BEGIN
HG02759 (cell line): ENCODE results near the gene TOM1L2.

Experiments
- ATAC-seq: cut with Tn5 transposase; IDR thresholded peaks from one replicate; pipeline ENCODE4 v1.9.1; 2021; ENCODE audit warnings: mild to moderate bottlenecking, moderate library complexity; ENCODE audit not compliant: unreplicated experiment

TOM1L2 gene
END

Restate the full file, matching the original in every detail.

HG02759 (cell line): ENCODE results near the gene TOM1L2.

Experiments
- ATAC-seq: cut with Tn5 transposase; IDR thresholded peaks from one replicate; pipeline ENCODE4 v1.9.1; 2021; ENCODE audit warnings: mild to moderate bottlenecking, moderate library complexity; ENCODE audit not compliant: unreplicated experiment

TOM1L2 gene